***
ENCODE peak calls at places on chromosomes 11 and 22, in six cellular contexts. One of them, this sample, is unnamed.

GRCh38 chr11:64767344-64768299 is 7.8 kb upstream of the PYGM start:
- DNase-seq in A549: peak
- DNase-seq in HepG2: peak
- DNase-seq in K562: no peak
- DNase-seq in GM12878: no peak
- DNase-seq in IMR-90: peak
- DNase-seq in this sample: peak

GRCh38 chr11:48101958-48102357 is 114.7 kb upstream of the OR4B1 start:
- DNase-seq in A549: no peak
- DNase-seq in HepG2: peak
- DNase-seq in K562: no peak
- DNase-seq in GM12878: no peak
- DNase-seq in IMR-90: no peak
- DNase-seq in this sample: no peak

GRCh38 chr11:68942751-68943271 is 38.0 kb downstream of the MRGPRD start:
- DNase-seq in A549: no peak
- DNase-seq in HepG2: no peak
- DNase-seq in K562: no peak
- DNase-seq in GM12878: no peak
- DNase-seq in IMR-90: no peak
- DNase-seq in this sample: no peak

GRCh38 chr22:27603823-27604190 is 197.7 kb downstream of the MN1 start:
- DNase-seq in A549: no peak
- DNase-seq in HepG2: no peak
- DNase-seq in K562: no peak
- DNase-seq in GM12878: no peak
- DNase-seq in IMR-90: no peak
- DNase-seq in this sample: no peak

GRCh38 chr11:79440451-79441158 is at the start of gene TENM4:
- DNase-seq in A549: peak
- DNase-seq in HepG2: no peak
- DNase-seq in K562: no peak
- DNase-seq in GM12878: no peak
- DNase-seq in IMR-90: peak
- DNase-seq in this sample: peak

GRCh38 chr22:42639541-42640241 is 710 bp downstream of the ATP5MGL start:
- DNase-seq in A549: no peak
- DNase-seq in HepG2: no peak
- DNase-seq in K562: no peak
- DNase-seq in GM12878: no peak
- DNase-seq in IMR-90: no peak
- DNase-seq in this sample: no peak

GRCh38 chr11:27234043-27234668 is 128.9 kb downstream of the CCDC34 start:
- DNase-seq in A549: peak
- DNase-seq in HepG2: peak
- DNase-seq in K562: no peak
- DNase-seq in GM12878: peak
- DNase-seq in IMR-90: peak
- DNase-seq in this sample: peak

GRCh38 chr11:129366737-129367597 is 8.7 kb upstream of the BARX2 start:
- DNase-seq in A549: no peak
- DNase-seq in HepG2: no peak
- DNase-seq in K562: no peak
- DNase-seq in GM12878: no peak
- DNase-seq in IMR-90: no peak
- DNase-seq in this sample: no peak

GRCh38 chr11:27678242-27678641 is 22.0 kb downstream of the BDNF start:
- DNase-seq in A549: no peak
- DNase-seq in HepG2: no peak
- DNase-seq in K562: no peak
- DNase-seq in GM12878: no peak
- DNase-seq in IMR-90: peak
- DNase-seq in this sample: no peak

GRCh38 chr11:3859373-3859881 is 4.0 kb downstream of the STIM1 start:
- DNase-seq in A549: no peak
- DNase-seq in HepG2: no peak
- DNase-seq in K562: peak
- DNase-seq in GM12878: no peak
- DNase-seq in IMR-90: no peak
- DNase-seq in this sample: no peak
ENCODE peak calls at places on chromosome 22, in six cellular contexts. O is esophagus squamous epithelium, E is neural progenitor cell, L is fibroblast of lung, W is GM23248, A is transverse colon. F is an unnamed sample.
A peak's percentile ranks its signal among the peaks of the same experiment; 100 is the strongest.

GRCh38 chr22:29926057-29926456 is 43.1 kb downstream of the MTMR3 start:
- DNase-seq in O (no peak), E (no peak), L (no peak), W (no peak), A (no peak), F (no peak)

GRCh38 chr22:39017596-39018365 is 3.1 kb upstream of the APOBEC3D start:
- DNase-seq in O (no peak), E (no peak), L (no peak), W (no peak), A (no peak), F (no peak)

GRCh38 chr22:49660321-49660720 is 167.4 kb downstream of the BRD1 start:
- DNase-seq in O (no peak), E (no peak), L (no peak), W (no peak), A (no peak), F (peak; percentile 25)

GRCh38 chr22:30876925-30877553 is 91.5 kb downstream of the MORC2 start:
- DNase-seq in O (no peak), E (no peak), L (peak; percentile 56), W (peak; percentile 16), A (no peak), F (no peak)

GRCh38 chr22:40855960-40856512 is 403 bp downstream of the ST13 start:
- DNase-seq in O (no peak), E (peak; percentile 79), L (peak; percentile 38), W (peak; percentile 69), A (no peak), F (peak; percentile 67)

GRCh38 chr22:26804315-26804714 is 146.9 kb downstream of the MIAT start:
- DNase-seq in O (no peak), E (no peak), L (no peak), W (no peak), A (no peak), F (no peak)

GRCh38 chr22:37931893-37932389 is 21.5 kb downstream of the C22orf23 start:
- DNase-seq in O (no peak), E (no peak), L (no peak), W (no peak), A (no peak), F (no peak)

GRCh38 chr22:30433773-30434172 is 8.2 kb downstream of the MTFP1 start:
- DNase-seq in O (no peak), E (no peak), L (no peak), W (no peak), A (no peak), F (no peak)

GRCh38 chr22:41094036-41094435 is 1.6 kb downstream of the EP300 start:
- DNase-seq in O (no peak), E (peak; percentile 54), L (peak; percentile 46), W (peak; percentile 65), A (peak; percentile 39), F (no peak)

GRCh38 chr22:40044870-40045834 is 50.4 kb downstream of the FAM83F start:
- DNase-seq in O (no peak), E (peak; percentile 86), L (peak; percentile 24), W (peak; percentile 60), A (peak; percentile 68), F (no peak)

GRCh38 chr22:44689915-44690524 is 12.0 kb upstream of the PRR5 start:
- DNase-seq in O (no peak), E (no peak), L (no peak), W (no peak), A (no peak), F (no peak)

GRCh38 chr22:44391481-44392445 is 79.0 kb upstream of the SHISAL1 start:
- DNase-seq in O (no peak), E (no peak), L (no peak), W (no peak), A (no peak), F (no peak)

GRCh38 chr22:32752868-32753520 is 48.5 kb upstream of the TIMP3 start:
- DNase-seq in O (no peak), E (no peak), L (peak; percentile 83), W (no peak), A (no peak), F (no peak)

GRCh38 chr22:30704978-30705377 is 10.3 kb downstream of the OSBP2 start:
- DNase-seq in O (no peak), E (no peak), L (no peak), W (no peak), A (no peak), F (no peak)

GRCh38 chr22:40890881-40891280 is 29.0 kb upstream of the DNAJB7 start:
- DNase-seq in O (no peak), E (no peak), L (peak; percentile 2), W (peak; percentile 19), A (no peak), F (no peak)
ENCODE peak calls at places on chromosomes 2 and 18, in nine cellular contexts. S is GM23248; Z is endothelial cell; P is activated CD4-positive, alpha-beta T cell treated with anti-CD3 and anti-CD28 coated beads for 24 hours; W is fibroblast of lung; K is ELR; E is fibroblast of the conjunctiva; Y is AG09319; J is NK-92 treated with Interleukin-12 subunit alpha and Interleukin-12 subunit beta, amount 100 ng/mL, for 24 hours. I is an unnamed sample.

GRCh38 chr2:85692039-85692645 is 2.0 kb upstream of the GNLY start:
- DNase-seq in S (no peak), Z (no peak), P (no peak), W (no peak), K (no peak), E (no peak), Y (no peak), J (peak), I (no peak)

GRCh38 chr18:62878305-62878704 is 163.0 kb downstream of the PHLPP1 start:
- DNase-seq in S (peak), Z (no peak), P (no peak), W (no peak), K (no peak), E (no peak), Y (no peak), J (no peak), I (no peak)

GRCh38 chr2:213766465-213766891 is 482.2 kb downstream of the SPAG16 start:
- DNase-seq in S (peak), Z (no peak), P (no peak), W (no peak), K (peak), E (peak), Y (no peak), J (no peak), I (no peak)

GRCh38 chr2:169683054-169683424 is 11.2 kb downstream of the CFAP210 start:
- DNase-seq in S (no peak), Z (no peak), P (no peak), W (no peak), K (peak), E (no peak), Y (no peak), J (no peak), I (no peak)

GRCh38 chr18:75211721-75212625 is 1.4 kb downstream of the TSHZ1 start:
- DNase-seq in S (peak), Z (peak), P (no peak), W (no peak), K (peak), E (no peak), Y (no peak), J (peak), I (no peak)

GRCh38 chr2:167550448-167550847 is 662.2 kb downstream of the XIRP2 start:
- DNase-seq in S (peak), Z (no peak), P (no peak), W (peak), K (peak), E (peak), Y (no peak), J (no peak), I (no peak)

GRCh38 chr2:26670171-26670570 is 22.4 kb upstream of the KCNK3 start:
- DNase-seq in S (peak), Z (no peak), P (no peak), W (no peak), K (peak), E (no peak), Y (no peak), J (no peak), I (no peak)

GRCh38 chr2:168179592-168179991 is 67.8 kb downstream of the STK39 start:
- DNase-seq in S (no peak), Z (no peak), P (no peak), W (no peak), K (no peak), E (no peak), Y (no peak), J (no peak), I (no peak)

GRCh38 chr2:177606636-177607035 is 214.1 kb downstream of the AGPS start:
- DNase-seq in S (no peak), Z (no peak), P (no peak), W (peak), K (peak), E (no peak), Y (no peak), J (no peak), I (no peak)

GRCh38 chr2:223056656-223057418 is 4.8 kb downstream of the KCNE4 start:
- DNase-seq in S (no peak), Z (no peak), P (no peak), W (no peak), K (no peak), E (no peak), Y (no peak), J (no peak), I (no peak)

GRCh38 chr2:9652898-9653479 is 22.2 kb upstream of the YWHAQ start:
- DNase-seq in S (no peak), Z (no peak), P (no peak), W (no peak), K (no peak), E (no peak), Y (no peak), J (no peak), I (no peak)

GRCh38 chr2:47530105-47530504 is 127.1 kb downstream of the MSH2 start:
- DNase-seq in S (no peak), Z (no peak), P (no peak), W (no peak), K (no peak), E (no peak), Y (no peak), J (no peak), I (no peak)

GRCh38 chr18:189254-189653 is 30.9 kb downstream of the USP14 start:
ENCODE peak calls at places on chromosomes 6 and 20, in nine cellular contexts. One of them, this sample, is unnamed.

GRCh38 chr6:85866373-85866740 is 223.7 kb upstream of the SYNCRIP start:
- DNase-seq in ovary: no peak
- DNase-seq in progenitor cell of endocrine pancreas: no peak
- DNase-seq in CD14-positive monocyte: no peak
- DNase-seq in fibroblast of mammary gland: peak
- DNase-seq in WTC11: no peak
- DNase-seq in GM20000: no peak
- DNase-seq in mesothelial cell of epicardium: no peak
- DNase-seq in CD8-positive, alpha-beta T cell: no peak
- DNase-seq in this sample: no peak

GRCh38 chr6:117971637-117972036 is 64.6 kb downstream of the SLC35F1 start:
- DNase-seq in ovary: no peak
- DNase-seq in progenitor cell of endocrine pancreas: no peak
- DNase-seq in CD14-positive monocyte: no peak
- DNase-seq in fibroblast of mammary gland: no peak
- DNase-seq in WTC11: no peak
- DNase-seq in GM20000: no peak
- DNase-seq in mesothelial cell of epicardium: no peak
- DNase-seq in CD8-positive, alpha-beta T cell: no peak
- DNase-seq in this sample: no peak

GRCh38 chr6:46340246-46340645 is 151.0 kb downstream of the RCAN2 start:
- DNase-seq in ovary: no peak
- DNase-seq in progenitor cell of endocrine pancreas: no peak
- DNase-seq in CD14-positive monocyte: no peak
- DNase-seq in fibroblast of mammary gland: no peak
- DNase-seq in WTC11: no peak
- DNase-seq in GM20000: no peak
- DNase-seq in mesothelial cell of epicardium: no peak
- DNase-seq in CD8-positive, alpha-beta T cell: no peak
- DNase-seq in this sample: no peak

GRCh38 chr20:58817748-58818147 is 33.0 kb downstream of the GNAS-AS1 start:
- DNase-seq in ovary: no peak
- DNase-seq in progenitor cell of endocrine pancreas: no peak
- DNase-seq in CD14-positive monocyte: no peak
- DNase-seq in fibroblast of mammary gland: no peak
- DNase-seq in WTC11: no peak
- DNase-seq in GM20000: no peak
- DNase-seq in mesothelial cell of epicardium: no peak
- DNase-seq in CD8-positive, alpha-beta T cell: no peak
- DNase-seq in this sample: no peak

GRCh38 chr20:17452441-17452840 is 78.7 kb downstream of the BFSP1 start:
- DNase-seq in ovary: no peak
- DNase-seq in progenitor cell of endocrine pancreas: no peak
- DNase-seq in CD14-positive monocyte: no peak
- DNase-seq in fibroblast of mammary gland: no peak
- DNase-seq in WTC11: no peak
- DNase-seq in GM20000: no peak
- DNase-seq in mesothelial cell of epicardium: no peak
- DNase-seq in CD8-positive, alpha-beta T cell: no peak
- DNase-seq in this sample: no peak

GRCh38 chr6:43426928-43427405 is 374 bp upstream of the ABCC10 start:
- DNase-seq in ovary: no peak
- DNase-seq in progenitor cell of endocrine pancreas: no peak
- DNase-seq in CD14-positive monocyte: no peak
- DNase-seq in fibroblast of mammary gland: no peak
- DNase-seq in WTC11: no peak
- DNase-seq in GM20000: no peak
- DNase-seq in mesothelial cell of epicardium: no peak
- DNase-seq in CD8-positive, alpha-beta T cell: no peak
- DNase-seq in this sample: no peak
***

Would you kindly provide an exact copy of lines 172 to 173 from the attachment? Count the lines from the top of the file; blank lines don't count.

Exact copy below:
- DNase-seq in ovary: no peak
- DNase-seq in progenitor cell of endocrine pancreas: no peak